SA: We just watched the USA disappoint in the Olympic Games, settling for a bronze medal as two-time defending World Cup champion. Coach Vlatko Andonovski's squad's average age was about 30. The 21-year-old Catarina Macario saw action during Olympic prep games and made the squad as one of the alternates (later deemed eligible to play by a change of Olympic regulations), but otherwise fans watching the USWNT play since their 2019 World Cup triumph under Coach Jill Ellis have not seen much of younger players set to replace the veterans. As someone very familiar with the nationwide player pool, how would you rate the outlook for the USA heading toward the 2023 World Cup?
ANSON DORRANCE: I think we're fine. I think there's a next generation waiting for a Vlatko. I can't declare we're going to be favorites until I see what happens in the next year or two. For me to predict right out of the gate, after we weren't even in the gold-medal game, would be presumptuous. I'm not going to blue sky it until we see some of this, but in my opinion, there's some extraordinary talent out there that Vlatko is going to have at his disposal. And I think it's going to be an exciting team that will be difficult to match up with. I think the future is bright for the United States.
SA: Regarding U.S. Soccer's roadmap to keeping the USA atop women's soccer world, when we spoke two years ago you were concerned about it using the European "male model" for player development and encouraging young players to skip college to go pro early. Let's revisit that ...
ANSON DORRANCE: We know the men's and women's departments work together in Chicago [the U.S. Soccer headquarters]. The men's game is the university for the women's games, and of course we look to the men's game to be inspired by, to learn from to get to a higher level. But I think there's an incredible pressure for them to have us flip to the European model as fast as possible. But in my opinion, the American college is still an excellent platform for the evolution of our elite players. So many of our college kids go right from college into the [women's] national team environment and succeed.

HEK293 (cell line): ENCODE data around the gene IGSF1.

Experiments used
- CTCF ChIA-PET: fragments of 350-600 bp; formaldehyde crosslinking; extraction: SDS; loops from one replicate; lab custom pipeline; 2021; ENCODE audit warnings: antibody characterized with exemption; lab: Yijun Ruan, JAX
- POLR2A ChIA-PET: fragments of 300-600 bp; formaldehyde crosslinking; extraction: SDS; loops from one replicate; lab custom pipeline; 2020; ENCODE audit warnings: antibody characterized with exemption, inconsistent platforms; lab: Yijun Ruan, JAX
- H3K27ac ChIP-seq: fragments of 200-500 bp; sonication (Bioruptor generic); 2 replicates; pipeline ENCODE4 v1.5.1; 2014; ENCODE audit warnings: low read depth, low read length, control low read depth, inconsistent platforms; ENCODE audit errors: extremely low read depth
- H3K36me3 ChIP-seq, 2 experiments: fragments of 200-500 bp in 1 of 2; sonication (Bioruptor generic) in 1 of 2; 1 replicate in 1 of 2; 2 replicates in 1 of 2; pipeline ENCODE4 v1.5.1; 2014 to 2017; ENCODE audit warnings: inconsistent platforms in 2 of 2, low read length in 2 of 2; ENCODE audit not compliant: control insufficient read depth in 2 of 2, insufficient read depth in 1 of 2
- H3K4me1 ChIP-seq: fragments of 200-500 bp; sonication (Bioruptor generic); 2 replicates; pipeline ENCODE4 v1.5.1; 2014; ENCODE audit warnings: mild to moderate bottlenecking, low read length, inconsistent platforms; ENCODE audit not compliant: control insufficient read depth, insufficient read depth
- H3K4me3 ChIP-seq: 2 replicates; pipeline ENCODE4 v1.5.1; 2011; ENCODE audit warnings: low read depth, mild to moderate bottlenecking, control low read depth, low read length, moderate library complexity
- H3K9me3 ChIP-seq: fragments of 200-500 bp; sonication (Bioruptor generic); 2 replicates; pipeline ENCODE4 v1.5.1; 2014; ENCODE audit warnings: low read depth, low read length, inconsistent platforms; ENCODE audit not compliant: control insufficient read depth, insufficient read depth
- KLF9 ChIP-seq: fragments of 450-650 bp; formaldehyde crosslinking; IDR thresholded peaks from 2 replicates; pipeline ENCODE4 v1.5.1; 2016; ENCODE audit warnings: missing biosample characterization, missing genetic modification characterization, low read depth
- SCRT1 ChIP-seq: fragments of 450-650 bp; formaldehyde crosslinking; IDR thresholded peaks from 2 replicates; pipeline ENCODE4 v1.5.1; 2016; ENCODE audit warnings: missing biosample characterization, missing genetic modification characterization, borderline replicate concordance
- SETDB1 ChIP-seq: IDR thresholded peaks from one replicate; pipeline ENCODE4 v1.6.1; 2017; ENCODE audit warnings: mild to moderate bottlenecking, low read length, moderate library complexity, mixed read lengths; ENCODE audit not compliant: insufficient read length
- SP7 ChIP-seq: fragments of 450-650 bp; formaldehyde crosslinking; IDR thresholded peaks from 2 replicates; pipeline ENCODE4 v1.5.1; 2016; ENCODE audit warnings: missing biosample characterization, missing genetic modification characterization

I genuinely feel like the American colleges have done a remarkable job putting us in a position to compete internationally. One piece that separates us from the rest of the world of women's soccer is the fact that the American college game is the perfect conduit for player development in the 17 to 21 age group.
Did a European team win the Olympics? Did a South American or Asian team win the Olympics? The gold medalists were another collection of kids whose primary player development platform was using the American college game before they went and signed pro contracts. Almost every one of those kids on the Canadian team went to an American college.
SA: I do believe it's important to consider the difference between men's and women's college soccer, that the gap between the women's college game and women's pro soccer isn't as profound as between men's college soccer and men's pro soccer ...
ANSON DORRANCE: I agree. Obviously there are girls in other countries who reach the promised land after going pro at an early age, but before we throw the baby out with the bath water, let's not undermine this incredible platform that we have that basically protects our women while we're helping develop them. I continually think about the book, "Every Boy's Dream," which researched the churn in English soccer. I don't want to have an acceptable level of churn. I want to get it right. So yes, if we drive our kids to the pro leagues, let's make sure that young woman is emotionally equipped to make this transition and is ready to step on the field with the pros. But there are exceptions to the rule about going straight to the pros before college.
SA: Such as ..
ANSON DORRANCE: I'm watching Trinity Rodman [age 19] play right now [for the NWSL's Washington Spirit], and I'm impressed. I'm looking at this thinking, yup, this can happen, but I don't want that to be the rule, because as any physiologist will tell you, we all mature at different speeds, different rates. There are exceptions. Lindsey Horan is a great example of the success of someone who signed professionally instead of going to college. And obviously I'm very close to her. She signed with me for UNC out of high school, but then after she signed, she went to go pro in France. With the amount of money she was paid to go pro in France, I completely supported her. I embraced her decision and she and I have become good friends, even though she's never played for me.